He had the audience in the palm of his hand. I spoke to a couple of people who were seeing him for the first half and hadn't seen/heard him on anything else and they were blown away.

Also, having seen Daniel Kitson in the summer talk about his friend John pointing out the flaws in his mortgage, it was very funny hearing the other side of the story.

And as Tiggles said, the voice loop bit was great.

Top stuff all around. And I'm delighted he's doing ok.

majava

I've got tix for Stewart Lee at the Leicester Square Theatre in January. Any early reports on his current show?

Tiggles

Quote from: Wayman C. McCreery on December 07, 2023, 07:08:02 AMAlso, having seen Daniel Kitson in the summer talk about his friend John pointing out the flaws in his mortgage, it was very funny hearing the other side of the story.

Yes, that bit definitely made me giggle. I'm glad he's doing better too.

Small Man Big Horse

This is the review I wrote for my blog from when I saw it last Thursday, and yeah, technically it's a play, but it's also a play which is all but identical to an hour long Edinburgh / Soho Theatre etc show.

Feeling Afraid As If Something Terrible Is Going To Happen - Bush Theatre.

I'm not sure if I should be writing a review of this as I'm a comedy nerd obsessive and some of the issues I have with it are definitely a little pedantic. And while I was watching it I was enjoying it a good deal, as Samuel Barnett's never named The Comedian comes on stage, picks up the microphone, and delivers a storytelling show akin to many that you could see at the Edinburgh Festival, the Soho Theatre or various other comedy venues.

It's slightly more tricksy than that as occasionally bright lights come up and he delivers material from when he performs his set at a comedy night with other comedians on the bill, and there are a couple of scenes where he drops the microphone completely and becomes very emotive. But other than that it's Barnett going in to a lot of detail about the character's life, though it's also proven that there's a hint of him being an unreliable narrator, at least at the beginning.

The Comedian's story revolves around the fact that he's not quite sure where his career is going, and how he's never had a long-term relationship, at least not until now, as he's met "The American" who seems absolutely perfect. Except that The Comedian wants to kill him. That's actually a bit of a bait and switch, as we discover early on that The American is suffering from a condition where if he laughs it will cause something in his brain to misfire and could kill him, so he's trained himself over the years to make sure he never does.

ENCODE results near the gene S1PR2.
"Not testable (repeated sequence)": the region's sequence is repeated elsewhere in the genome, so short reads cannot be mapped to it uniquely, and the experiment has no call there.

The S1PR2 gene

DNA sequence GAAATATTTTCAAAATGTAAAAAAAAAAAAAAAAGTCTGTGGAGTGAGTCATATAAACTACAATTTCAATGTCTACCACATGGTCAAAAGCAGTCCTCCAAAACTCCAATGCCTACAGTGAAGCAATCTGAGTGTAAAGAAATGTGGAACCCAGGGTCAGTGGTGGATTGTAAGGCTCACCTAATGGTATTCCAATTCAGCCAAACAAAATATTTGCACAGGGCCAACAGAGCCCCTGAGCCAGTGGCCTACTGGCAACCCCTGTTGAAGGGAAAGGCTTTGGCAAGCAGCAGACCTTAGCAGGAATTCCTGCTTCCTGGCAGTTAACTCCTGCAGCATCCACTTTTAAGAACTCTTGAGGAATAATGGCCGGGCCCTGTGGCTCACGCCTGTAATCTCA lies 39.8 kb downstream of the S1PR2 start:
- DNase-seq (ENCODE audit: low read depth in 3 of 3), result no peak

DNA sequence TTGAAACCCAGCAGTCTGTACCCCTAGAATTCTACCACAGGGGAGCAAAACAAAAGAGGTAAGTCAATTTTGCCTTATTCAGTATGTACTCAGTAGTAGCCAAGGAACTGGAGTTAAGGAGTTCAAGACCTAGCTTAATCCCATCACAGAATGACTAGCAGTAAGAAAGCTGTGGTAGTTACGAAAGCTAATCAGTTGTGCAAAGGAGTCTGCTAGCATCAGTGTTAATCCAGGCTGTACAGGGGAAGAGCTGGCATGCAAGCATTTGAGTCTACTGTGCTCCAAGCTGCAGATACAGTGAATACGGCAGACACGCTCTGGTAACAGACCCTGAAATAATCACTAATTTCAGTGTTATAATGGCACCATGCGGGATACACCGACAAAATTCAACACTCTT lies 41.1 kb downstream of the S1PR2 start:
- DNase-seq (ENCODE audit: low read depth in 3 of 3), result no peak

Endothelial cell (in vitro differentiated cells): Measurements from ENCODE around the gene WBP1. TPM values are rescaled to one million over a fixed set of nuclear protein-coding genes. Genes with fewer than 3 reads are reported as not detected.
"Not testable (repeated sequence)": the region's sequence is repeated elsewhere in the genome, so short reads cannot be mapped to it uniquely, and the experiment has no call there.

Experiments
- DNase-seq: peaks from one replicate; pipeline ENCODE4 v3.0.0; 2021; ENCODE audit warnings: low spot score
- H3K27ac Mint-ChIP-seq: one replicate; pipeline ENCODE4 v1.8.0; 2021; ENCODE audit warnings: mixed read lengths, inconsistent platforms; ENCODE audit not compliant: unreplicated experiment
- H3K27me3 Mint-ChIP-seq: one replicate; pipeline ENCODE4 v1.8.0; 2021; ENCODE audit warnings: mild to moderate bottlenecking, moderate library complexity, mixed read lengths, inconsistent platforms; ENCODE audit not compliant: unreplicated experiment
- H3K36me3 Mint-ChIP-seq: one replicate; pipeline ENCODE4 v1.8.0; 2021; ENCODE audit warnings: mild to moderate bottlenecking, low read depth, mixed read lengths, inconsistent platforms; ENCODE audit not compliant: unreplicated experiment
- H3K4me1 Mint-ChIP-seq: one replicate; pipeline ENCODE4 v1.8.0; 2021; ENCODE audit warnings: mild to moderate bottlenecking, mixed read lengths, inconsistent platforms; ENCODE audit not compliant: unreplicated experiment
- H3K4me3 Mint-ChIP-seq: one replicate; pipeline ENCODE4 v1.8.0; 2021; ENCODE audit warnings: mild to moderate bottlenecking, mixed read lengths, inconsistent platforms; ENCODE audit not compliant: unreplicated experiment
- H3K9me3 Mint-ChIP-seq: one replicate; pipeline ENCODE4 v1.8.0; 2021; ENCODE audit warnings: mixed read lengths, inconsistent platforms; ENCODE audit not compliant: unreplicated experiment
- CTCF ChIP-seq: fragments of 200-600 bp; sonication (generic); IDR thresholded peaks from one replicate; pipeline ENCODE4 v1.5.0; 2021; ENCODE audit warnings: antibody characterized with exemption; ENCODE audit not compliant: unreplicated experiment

The Comedian suggests he's fine with that, despite it being his job to make people laugh, but it's easy to see that isn't quite true. But the story of their initial dates, how The American wants to take it slowly and not rush in to anything too quickly, and how they bond over time really is quite charming. There's also a clear sense that writer Marcelo Dos Santos knows a lot about comedy, from the rule of three to callbacks, ways you might be able to manipulate the audience, and what it feels like on those nights when everyone loves you and everything you say gets a bigger and bigger laugh, along with references to when it doesn't go well, what other comedians around you are like, and the frustration of never knowing if you'll make it in the industry.

Back to the fact that I'm a tedious comedy nerd, one part which I felt a little frustrated by was that we never really get a sense of how The Comedian's career is going. We're told he might get a chance to appear on a new tv panel show, but otherwise the gigs he mentions all seem to be on mixed bills across London, and there's no talk about travelling around the country and doing as many gigs as possible, and the loneliness that can cause. There's also no discussion about the Edinburgh Fringe, taking a full hour up there, and maybe trying to perform it at as many smaller festivals (eg. Leicester or Brighton) as he can, which if The Comedian is doing this full time (and he appears to have no other job) would be a big part of his life, and why his relationship with The American might be much more difficult than a traditional one.